The SS Eumonia, bound for Alexandria, carried four hundred passengers and a cargo of explosives and fireworks. On July 4, 1871, in the Gulf of Nauplia, just off the island of Spetsai, the ship's powder magazine exploded. Only seventeen passengers survived, H.P.B. among them; Agardi Metrovich lost his life. Her mind dazed with the horror of limbs and heads raining about her, Helena was pulled from the water and taken ashore with the other lucky survivors. Medical care and shelter were provided by the Greek government, and finally, an offer of free passage to their destinations or back to their homes. H.P.B., baggageless and penniless, chose to continue to Egypt. [5],

Additional resources

  • Georgiades, Erica. "H. P. Blavatsky and the Wreck of the S. S. Eunomia" in Wordpress blog. July 28, 2014.
  • Georgiades, Erica. "H.P. Blavatsky and the Wreck of the S.S. Eunomia." Theosophical History 17.1 (January, 2014), 13-34. This is a thorough examination of the possibility that H. P. Blavatsky and Agardi Metrovich were on shipboard when the Eunomia exploded.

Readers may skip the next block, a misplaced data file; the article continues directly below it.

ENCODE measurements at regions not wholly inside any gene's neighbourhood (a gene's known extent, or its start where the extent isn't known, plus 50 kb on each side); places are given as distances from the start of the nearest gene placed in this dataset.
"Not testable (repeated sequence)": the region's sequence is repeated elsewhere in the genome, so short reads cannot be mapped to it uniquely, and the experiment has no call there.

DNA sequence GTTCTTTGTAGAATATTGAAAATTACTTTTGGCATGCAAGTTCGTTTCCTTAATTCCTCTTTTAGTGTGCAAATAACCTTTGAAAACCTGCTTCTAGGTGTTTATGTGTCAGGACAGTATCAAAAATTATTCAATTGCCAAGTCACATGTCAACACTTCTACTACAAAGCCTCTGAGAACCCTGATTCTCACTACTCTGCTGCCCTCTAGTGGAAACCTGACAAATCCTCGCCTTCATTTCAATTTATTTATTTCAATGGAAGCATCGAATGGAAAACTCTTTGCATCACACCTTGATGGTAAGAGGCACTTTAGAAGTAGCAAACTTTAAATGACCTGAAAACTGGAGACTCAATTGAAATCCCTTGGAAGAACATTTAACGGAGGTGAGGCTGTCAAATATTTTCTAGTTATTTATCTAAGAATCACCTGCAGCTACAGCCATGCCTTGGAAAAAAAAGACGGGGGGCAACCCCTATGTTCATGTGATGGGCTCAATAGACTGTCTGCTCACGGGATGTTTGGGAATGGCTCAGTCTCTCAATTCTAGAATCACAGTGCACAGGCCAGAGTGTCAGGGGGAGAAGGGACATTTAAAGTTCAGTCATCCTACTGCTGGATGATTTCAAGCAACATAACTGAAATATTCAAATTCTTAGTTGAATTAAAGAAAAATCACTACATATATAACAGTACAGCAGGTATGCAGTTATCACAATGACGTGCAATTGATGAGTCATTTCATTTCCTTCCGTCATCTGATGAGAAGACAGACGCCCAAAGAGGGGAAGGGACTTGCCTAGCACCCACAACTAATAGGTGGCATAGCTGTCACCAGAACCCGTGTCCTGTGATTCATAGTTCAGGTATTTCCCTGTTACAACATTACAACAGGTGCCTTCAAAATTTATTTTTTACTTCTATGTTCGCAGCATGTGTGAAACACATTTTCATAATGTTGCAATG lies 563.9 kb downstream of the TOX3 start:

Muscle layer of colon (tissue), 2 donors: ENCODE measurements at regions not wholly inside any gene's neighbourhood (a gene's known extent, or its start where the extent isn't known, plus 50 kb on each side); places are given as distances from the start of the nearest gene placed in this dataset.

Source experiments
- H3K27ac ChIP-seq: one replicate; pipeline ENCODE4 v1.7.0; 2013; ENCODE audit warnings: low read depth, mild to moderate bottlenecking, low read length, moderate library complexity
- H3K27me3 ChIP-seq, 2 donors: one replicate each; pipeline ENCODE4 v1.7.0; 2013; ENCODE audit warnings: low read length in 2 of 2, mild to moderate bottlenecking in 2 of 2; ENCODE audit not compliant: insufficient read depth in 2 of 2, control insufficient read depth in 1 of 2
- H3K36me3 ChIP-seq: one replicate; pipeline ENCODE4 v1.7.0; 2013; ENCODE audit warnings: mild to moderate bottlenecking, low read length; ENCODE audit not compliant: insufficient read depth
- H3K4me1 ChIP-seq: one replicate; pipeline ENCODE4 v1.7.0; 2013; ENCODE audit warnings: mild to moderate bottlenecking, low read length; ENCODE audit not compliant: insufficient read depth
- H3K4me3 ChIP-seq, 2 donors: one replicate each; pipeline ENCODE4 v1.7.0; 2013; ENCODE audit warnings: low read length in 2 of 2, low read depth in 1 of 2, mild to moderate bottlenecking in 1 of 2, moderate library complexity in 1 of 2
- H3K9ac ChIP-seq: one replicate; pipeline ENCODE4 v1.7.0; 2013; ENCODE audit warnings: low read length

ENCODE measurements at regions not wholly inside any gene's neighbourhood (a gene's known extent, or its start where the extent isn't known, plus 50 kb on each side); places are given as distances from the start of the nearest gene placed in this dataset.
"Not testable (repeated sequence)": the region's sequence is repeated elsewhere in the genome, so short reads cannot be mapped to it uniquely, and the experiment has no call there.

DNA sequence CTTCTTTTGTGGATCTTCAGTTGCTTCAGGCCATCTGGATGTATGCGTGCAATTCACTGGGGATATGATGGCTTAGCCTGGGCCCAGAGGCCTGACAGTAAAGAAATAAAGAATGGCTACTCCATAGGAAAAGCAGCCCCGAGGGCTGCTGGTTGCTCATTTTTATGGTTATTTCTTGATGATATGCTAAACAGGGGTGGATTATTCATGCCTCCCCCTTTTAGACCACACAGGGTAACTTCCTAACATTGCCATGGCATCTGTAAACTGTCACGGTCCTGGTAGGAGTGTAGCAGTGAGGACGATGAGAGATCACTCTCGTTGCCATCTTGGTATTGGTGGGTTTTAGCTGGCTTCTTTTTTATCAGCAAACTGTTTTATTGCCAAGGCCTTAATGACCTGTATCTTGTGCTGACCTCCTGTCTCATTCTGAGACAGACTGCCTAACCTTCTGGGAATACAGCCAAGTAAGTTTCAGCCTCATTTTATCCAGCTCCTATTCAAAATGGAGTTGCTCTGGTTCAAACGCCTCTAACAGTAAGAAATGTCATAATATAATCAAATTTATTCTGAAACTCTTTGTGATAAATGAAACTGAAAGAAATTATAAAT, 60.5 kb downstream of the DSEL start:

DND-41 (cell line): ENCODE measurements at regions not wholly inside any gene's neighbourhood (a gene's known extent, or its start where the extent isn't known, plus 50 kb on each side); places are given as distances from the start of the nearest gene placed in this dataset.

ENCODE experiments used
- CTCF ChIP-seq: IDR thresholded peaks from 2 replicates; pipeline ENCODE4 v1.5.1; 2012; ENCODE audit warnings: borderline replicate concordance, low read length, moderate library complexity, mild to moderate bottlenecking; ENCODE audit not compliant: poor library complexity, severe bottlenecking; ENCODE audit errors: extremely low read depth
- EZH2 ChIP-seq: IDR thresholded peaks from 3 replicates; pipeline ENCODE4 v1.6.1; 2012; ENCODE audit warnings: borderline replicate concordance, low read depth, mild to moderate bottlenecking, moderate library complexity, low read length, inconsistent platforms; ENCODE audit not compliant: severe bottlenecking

• Georgiades, Erica. "Who Was Agardi Metrovich?" International History Conference, 2019. See Day 1 program. October 12, 2019.
  • Witte, Count Sergei. The Memoirs of Count Witte. Translated from Russian and edited by Abraham Yarmolinsky (Garden City, N.Y. and Toronto: Doubleday, Page & Co. 1921 [Forgotten Books, 2013:], 5-9.


  1. H. P. Blavatsky, "Letter LXI" The Letters of H. P. Blavatsky to A. P. Sinnett (London: T. Fisher Unwin, Ltd., 1925), 148-156. Also included in Personal Memoirs of H. P. Blavatsky.
  2. H. P. Blavatsky, "Letter LXI" The Letters of H. P. Blavatsky to A. P. Sinnett (London: T. Fisher Unwin, Ltd., 1925), 148-156. Also included in Personal Memoirs of H. P. Blavatsky.
  3. H. P. Blavatsky, "Letter LXXVIII" The Letters of H. P. Blavatsky to A. P. Sinnett (London: T. Fisher Unwin, Ltd., 1925), 190-191.
  4. Sergei Witte, The Memoirs of Count Witte. Translated from Russian and edited by Abraham Yarmolinsky (Garden City, N.Y. and Toronto: Doubleday, Page & Co. 1921 [Forgotten Books, 2013:], 5-9.
  5. Marion Meade, Madame Blavatsky: The Woman Behind the Myth (New York: Putnam, 1980).